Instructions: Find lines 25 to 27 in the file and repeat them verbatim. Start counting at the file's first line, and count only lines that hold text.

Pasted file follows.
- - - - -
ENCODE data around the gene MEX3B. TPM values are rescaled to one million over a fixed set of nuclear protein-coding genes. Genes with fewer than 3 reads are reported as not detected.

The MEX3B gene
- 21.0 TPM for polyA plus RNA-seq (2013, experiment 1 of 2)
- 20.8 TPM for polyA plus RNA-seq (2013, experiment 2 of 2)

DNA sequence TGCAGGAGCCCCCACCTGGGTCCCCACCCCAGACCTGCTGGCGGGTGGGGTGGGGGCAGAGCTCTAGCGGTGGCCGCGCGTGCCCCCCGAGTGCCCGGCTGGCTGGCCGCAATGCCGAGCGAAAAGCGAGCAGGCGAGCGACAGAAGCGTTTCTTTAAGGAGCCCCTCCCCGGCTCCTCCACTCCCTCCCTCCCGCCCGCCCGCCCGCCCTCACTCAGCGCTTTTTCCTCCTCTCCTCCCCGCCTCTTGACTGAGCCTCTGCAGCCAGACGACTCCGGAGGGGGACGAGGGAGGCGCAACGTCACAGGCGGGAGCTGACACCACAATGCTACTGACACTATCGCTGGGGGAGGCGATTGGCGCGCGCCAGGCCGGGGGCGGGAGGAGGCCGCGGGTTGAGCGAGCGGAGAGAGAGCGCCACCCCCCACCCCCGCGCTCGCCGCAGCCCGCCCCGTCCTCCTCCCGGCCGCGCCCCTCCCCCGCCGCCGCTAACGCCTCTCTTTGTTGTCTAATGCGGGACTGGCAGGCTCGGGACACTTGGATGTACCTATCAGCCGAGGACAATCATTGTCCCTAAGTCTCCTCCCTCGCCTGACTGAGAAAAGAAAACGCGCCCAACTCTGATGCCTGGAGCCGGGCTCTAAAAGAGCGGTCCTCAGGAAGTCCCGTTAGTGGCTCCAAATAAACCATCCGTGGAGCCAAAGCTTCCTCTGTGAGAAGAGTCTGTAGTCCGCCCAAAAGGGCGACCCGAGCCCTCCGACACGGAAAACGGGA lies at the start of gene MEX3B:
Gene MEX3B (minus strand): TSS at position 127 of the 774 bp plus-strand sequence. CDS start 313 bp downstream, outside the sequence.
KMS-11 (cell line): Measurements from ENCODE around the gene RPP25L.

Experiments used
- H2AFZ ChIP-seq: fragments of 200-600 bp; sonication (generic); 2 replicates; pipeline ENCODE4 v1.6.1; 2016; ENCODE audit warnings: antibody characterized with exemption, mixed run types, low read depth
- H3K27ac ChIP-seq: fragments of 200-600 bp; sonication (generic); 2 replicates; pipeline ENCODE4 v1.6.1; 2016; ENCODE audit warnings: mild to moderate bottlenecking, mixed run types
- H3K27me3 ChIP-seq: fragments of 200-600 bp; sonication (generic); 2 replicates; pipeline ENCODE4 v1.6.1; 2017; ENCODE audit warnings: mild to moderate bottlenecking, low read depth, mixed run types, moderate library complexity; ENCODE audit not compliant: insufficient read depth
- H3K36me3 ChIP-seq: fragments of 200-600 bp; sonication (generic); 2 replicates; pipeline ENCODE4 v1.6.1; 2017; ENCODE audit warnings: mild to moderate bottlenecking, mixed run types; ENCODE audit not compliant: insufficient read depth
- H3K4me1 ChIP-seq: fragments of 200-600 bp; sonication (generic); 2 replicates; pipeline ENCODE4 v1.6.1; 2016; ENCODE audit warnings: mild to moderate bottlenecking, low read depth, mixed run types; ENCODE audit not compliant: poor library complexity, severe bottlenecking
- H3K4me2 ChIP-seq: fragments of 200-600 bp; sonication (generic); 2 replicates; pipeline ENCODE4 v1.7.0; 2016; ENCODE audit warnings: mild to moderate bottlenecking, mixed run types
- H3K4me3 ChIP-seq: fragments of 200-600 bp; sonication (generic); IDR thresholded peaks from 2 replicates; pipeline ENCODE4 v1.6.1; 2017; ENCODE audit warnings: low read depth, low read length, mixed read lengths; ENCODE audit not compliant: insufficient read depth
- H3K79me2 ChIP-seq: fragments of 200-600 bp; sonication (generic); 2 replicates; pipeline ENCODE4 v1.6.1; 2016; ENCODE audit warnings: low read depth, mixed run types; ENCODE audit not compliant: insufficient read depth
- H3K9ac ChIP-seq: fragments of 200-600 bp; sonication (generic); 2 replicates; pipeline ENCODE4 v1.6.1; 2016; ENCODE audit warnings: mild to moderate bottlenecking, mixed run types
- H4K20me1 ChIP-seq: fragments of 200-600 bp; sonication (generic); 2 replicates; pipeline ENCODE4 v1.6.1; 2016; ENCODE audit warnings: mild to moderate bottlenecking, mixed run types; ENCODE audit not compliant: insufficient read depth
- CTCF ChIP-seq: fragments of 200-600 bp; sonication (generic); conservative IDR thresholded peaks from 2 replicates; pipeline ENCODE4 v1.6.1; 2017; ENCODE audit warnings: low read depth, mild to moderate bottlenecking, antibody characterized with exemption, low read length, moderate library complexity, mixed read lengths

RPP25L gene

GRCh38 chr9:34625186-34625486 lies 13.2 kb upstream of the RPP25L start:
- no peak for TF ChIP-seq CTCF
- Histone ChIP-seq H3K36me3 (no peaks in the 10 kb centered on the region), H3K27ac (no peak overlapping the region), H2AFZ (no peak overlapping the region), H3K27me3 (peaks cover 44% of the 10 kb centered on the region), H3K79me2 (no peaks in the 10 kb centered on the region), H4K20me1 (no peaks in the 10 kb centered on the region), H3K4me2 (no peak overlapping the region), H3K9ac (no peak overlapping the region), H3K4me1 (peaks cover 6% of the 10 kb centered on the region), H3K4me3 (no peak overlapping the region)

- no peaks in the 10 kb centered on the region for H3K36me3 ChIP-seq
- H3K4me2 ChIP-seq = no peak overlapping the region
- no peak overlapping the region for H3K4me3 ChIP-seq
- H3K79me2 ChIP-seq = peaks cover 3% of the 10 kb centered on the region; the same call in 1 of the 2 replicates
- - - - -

- H3K4me2 ChIP-seq = no peak overlapping the region
- no peak overlapping the region for H3K4me3 ChIP-seq
- H3K79me2 ChIP-seq = peaks cover 3% of the 10 kb centered on the region; the same call in 1 of the 2 replicates